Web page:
MELROSE — It has been a topsy turvy time for the School Committee, which chose someone last week as the city’s next chief educational officer only to see him take a job someplace else. Another finalist for the local post reportedly told the school board he was no longer interested.

As a result, officials decided Monday that they will now search for an interim superintendent of schools.

The School Committee chose Billerica Superintendent Tim Piwowar to succeed Dr. Julie Kukenberger as the Melrose School Department’s next leader at their meeting on Thursday, March 23. The vote was a unanimous 6-0 with member Dorie Withey absent. The decision was subject to successful contract negotiations and the outcome of Piwowar’s application in Westwood for the same position.

Monday night, the School Committee announced that Piwowar had taken the Westwood school superintendent’s post. The per pupil spending in Westwood is over $21,000; in Melrose, it’s $13,671.

After Piwowar decided to take the top educational job in Westwood, the School Committee switched gears and decided to look for an interim superintendent instead. Kukenberger’s contract runs to the last day of June.

In a statement, the School Committee wrote:

“The Melrose Public Schools is currently seeking an interim Superintendent of Schools for the 2023-2024 school year. The Melrose School Committee believes that this is the best path forward for the District and the community at this time.

“Over the past months, the Committee has conducted a substantive process for appointing the next Superintendent of Schools, which involved many community members, staff members, and parents. On Thursday, March 23, the Committee voted to appoint Billerica Superintendent Tim Piwowar pending successful negotiation of a contract. On Monday, March 27, Superintendent Piwowar informed the Committee that he wished to withdraw from the process, graciously sharing that Melrose wasn’t the right fit for him at this time. Mr. Piwowar expressed his gratitude to the community and the Committee for the opportunity. That evening, the Committee met in a special meeting and ultimately decided to move to an interim superintendent appointment process.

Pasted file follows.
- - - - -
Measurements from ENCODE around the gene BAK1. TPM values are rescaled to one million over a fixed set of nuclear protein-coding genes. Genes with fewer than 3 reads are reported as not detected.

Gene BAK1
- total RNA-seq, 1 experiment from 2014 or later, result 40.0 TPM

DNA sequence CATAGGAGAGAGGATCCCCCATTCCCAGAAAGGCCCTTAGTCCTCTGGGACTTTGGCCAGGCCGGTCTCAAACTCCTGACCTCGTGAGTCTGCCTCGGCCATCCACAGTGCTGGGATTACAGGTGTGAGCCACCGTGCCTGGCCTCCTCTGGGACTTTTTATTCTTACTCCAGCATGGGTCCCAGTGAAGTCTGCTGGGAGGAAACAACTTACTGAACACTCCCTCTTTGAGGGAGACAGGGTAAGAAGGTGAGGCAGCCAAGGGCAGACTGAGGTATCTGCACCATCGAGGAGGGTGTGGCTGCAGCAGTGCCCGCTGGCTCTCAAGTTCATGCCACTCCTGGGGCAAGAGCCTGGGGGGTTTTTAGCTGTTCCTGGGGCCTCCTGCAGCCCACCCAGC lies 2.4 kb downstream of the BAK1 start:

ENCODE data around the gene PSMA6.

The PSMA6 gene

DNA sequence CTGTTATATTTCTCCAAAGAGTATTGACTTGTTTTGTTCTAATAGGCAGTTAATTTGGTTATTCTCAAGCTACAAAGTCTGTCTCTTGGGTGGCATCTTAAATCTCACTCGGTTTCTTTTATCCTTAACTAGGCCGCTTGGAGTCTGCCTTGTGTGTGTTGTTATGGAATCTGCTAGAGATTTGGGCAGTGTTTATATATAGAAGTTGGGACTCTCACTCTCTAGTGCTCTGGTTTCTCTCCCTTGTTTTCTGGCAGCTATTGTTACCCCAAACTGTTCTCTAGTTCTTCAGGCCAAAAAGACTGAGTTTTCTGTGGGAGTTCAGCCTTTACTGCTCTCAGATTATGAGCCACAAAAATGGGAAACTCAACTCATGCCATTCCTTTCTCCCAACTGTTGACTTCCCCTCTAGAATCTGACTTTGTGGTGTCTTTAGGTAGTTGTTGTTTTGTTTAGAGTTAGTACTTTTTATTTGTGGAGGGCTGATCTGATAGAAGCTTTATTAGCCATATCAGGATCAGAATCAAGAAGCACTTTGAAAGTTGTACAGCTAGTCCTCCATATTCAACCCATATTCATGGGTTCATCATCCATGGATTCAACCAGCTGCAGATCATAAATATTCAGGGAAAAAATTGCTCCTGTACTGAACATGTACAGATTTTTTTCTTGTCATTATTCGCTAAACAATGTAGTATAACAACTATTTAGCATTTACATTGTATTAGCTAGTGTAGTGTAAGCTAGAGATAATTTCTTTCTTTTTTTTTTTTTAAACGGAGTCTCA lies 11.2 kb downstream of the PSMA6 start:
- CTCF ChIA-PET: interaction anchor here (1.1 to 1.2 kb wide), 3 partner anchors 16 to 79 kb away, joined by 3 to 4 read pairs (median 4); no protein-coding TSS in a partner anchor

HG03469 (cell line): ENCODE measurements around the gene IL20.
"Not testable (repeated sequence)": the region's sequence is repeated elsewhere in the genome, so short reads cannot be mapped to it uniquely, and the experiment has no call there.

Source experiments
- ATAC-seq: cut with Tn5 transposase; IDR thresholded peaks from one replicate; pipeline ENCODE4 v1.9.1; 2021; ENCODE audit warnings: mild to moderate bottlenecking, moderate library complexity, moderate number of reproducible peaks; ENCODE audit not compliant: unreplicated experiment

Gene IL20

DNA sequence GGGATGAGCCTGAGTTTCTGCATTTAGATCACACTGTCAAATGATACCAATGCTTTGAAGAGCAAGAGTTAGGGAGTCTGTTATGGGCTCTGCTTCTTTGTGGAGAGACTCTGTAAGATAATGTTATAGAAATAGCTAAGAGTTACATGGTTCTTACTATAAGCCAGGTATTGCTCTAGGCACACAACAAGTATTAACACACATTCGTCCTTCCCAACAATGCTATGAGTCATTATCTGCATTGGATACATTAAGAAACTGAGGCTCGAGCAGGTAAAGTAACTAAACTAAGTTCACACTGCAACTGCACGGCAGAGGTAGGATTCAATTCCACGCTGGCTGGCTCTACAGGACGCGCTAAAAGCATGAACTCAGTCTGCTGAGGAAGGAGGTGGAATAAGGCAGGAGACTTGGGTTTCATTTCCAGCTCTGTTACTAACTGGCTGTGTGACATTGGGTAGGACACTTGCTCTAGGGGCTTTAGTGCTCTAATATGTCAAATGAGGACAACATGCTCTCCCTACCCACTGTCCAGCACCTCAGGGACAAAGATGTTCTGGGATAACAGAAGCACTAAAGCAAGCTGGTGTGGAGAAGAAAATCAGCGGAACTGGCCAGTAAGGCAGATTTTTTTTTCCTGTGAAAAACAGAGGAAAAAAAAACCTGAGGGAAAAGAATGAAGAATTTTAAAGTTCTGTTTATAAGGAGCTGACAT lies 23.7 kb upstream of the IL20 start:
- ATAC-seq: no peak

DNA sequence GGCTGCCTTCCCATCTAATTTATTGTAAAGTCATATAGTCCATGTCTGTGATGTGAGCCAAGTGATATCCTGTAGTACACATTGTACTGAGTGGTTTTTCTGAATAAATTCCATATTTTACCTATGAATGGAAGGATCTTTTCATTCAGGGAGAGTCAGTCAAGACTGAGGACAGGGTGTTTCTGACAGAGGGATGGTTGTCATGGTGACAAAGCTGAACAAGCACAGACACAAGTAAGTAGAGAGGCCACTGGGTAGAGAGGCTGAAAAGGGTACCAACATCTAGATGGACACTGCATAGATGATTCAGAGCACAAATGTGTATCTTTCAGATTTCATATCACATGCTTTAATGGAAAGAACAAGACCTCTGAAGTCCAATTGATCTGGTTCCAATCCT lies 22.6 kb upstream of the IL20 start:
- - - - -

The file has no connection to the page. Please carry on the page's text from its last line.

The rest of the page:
“On Tuesday, March 28, the Committee approved a process to post a new job description and authorize Chair Margaret Driscoll to appoint a subcommittee of three Committee members as an initial screening committee. That group will be charged with reviewing application materials and putting forward candidates to be interviewed by the Committee in public sessions.

“The Committee‘s timeline includes posting the interim position on or around March 29 and requesting application materials by April 13. The screening committee will then review materials and announce finalist selections on or around April 19. The Committee hopes to interview candidates on April 26 and 27 with an appointment to follow.

“The Committee’s timeline aligns with the Massachusetts Association of School Committees (MASC) estimate of a one-month process. Full Committee meetings will be posted and open to the public. As always, the Committee invites commentary and feedback from the community.”

Piwowar joined Garth McKinney and David Ryan as finalists to succeed Kukenberger. McKinney, currently the interim superintendent in Milton, reportedly said he was no longer interested in the Melrose post after Piwowar decided not to take the job.

All three finalists met community members and were publicly interviewed by the school board last week.

Piwowar said, “I’m at a point in my career I’m looking for different challenges and a community true to my core values,” he said. “My basic core value is we all have a fundamental responsibility to our kids and all means all. No ifs, ands or buts. Knowing what I do about Melrose, it’s an opportunity to come here and do some great work on behalf of kids.”

He cited work on individualized personal learning plans and setting goals as some of the work he’s heard about here and feels “we need to be about learning being aligned with our core values. My skill set is I can build relationships and community support for that. If we don’t live by our core values, what are we doing?”